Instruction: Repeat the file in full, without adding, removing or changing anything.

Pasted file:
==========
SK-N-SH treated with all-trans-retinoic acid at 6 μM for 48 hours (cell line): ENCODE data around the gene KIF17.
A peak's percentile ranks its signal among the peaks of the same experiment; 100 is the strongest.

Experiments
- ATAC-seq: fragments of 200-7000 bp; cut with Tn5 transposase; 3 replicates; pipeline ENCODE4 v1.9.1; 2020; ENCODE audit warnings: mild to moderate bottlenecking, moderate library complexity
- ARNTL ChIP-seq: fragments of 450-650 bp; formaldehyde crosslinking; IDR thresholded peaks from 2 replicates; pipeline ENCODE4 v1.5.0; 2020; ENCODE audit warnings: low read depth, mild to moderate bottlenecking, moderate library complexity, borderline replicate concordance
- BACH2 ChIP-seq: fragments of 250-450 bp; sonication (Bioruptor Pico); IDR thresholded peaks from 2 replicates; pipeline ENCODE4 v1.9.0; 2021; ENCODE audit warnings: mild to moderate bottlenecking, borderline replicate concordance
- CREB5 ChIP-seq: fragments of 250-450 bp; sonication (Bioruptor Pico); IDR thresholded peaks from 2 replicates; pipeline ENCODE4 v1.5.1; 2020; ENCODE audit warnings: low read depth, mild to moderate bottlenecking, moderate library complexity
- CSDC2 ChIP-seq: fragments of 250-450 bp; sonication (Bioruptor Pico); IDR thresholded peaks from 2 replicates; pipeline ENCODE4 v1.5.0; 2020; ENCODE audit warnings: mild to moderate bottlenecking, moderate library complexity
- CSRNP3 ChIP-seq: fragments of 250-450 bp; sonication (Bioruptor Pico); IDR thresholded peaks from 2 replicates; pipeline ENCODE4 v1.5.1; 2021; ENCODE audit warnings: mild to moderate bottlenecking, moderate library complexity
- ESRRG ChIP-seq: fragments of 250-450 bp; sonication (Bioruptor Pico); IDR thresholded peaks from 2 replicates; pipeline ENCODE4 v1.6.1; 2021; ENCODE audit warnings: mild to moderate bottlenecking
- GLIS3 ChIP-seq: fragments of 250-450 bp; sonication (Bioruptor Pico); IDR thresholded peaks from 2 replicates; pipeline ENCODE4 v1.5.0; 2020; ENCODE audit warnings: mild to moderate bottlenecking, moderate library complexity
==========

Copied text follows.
SK-N-SH treated with all-trans-retinoic acid at 6 μM for 48 hours (cell line): ENCODE data around the gene KIF17.
A peak's percentile ranks its signal among the peaks of the same experiment; 100 is the strongest.

Experiments
- ATAC-seq: fragments of 200-7000 bp; cut with Tn5 transposase; 3 replicates; pipeline ENCODE4 v1.9.1; 2020; ENCODE audit warnings: mild to moderate bottlenecking, moderate library complexity
- ARNTL ChIP-seq: fragments of 450-650 bp; formaldehyde crosslinking; IDR thresholded peaks from 2 replicates; pipeline ENCODE4 v1.5.0; 2020; ENCODE audit warnings: low read depth, mild to moderate bottlenecking, moderate library complexity, borderline replicate concordance
- BACH2 ChIP-seq: fragments of 250-450 bp; sonication (Bioruptor Pico); IDR thresholded peaks from 2 replicates; pipeline ENCODE4 v1.9.0; 2021; ENCODE audit warnings: mild to moderate bottlenecking, borderline replicate concordance
- CREB5 ChIP-seq: fragments of 250-450 bp; sonication (Bioruptor Pico); IDR thresholded peaks from 2 replicates; pipeline ENCODE4 v1.5.1; 2020; ENCODE audit warnings: low read depth, mild to moderate bottlenecking, moderate library complexity
- CSDC2 ChIP-seq: fragments of 250-450 bp; sonication (Bioruptor Pico); IDR thresholded peaks from 2 replicates; pipeline ENCODE4 v1.5.0; 2020; ENCODE audit warnings: mild to moderate bottlenecking, moderate library complexity
- CSRNP3 ChIP-seq: fragments of 250-450 bp; sonication (Bioruptor Pico); IDR thresholded peaks from 2 replicates; pipeline ENCODE4 v1.5.1; 2021; ENCODE audit warnings: mild to moderate bottlenecking, moderate library complexity
- ESRRG ChIP-seq: fragments of 250-450 bp; sonication (Bioruptor Pico); IDR thresholded peaks from 2 replicates; pipeline ENCODE4 v1.6.1; 2021; ENCODE audit warnings: mild to moderate bottlenecking
- GLIS3 ChIP-seq: fragments of 250-450 bp; sonication (Bioruptor Pico); IDR thresholded peaks from 2 replicates; pipeline ENCODE4 v1.5.0; 2020; ENCODE audit warnings: mild to moderate bottlenecking, moderate library complexity